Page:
Russian Federation, Regulations on the Application of International Humanitarian Law by the Armed Forces of the Russian Federation, Ministry of Defence, Moscow, 8 August 2001, §§ 92–93.
The Regulations further states:
Medical aircraft … shall not be attacked if they:
- are innocently employed in their normal role;
- do not commit acts harmful to the enemy;
- immediately submit to identification and inspection when required;
- do not intentionally hamper the movement of combatants and obey orders to divert when required;
- do not violate a previously concluded agreement. 
Russian Federation, Regulations on the Application of International Humanitarian Law by the Armed Forces of the Russian Federation, Ministry of Defence, Moscow, 8 August 2001, § 92.
The Russian Federation’s Regulations on the Application of IHL (2001) states:
117. The following vessels shall not be attacked:
- military hospital ships;
- hospital ships;
- small craft used for coastal rescue operations and medical transports;
The above vessels shall not be attacked or captured if they:
- are innocently employed in their normal role;
- do not commit actions falling under Paragraph 116 [i.e., make an effective contribution to military action];
- do not intentionally hamper the movement of combatants and obey orders to stop or move out of the way when required.
118. Ships that belong to any class of vessels mentioned in Paragraph 117 may only be attacked as a last resort if:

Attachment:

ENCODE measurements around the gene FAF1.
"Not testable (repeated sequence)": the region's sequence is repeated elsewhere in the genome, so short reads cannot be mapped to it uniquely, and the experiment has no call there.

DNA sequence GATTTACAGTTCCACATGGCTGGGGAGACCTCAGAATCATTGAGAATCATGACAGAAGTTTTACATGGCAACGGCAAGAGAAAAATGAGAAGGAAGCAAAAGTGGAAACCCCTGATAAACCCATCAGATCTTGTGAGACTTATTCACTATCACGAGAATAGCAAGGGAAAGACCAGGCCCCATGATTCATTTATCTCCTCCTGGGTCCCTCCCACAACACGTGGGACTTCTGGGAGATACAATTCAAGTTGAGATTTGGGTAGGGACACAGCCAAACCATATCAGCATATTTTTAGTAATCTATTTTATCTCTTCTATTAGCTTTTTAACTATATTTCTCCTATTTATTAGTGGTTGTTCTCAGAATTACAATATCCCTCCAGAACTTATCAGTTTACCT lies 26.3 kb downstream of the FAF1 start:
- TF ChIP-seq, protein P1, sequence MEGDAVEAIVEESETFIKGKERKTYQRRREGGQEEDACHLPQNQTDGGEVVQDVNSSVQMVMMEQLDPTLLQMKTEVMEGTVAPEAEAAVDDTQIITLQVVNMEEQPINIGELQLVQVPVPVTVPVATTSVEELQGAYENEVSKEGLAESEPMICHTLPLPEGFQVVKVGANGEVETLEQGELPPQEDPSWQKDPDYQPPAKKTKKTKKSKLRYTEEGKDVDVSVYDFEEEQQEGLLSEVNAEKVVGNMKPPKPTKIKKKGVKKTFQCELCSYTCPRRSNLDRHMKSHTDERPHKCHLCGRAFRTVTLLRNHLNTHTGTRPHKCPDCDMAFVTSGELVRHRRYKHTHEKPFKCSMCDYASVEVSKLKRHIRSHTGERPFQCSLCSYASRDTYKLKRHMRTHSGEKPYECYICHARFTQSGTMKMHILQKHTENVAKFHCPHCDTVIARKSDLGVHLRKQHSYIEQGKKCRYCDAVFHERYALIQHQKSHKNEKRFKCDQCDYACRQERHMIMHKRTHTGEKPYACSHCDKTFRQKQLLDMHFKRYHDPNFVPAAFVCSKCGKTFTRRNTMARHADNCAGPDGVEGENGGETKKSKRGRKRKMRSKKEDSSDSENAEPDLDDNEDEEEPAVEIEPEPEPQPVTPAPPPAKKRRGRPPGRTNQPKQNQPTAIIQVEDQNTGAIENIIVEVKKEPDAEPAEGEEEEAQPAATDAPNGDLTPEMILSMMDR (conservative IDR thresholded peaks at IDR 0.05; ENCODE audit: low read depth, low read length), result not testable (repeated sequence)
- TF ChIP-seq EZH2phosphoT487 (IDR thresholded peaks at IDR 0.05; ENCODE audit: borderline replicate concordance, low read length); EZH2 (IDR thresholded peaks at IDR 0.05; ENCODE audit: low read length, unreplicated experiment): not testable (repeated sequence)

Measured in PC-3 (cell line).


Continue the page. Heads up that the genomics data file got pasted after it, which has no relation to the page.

- diversion is not feasible;
- no other method is available for exercising military control;
- the acts it commits give reasons to consider it as a military objective;
- the collateral casualties or damage will not be disproportionate to the military advantage gained or anticipated.
119. Military hospital ships shall not be attacked or captured and shall enjoy respect and protection, on condition that their names and descriptions have been notified to the parties to the conflict ten days before those ships are employed.
Hospital ships shall have the same protection as military hospital ships on condition that they observe the provision concerning notification with regard to the latter; they must also be provided with certificates from responsible authorities stating that the vessels have been under their control while fitting out and on departure.
The medical and religious personnel of hospital ships and their crews may not be captured, whether or not there are wounded and sick on board.
122. The ships described in Paragraph 119 shall not be exempt from protection provided by international humanitarian law if:
- the crews of ships are armed for the maintenance of order, for their own defence or that of the sick and wounded;
- apparatus exclusively intended to facilitate navigation or communication is present on board;
- portable arms and ammunition taken from the wounded, sick and shipwrecked is discovered on board;
- equipment and personnel intended exclusively for medical duties are transported, over and above the normal requirements. 
Russian Federation, Regulations on the Application of International Humanitarian Law by the Armed Forces of the Russian Federation, Ministry of Defence of the Russian Federation, Moscow, 8 August 2001, §§ 117–119 and 122.